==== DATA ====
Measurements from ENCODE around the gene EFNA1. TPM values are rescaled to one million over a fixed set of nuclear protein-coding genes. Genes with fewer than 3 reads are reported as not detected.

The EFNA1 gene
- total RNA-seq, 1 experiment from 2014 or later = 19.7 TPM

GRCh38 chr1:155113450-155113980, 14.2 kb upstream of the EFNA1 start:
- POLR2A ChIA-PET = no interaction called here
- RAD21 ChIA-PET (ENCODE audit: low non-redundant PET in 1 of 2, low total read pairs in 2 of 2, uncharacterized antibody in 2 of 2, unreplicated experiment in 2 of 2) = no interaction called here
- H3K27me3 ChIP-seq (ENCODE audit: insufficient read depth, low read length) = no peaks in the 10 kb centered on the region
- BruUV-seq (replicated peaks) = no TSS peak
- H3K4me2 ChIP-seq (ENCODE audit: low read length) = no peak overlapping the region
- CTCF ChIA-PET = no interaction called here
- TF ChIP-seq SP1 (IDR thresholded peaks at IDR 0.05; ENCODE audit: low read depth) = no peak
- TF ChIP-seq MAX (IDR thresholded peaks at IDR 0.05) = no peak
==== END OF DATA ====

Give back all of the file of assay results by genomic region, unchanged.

Measurements from ENCODE around the gene EFNA1. TPM values are rescaled to one million over a fixed set of nuclear protein-coding genes. Genes with fewer than 3 reads are reported as not detected.

The EFNA1 gene
- total RNA-seq, 1 experiment from 2014 or later = 19.7 TPM

GRCh38 chr1:155113450-155113980, 14.2 kb upstream of the EFNA1 start:
- POLR2A ChIA-PET = no interaction called here
- RAD21 ChIA-PET (ENCODE audit: low non-redundant PET in 1 of 2, low total read pairs in 2 of 2, uncharacterized antibody in 2 of 2, unreplicated experiment in 2 of 2) = no interaction called here
- H3K27me3 ChIP-seq (ENCODE audit: insufficient read depth, low read length) = no peaks in the 10 kb centered on the region
- BruUV-seq (replicated peaks) = no TSS peak
- H3K4me2 ChIP-seq (ENCODE audit: low read length) = no peak overlapping the region
- CTCF ChIA-PET = no interaction called here
- TF ChIP-seq SP1 (IDR thresholded peaks at IDR 0.05; ENCODE audit: low read depth) = no peak
- TF ChIP-seq MAX (IDR thresholded peaks at IDR 0.05) = no peak